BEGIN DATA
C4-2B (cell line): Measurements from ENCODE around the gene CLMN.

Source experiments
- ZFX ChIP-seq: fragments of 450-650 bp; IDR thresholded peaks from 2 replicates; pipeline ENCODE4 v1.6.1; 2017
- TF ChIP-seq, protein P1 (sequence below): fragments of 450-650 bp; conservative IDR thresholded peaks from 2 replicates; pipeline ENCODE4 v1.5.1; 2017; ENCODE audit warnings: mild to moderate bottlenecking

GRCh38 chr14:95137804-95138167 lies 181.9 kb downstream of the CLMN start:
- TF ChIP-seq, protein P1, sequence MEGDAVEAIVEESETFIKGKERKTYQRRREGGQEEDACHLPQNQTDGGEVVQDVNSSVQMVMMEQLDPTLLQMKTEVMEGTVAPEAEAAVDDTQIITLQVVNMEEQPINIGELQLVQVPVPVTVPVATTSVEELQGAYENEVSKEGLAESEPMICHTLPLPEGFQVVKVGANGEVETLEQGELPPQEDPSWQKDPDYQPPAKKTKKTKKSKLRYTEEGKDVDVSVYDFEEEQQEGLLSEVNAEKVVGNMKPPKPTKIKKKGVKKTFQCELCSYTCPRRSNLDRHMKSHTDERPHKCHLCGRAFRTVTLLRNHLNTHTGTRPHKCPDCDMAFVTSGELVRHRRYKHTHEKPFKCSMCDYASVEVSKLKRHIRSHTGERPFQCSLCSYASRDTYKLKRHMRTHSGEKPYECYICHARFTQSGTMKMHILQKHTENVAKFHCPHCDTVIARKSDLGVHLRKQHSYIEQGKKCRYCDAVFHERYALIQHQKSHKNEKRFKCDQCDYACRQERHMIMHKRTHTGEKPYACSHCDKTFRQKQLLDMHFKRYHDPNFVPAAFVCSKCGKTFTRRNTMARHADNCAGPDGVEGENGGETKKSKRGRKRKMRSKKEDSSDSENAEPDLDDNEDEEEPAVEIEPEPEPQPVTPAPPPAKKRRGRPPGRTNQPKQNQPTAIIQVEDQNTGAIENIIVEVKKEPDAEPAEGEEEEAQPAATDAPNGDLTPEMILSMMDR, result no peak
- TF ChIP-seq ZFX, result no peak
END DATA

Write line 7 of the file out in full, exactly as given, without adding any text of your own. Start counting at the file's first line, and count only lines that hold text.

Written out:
- TF ChIP-seq ZFX, result no peak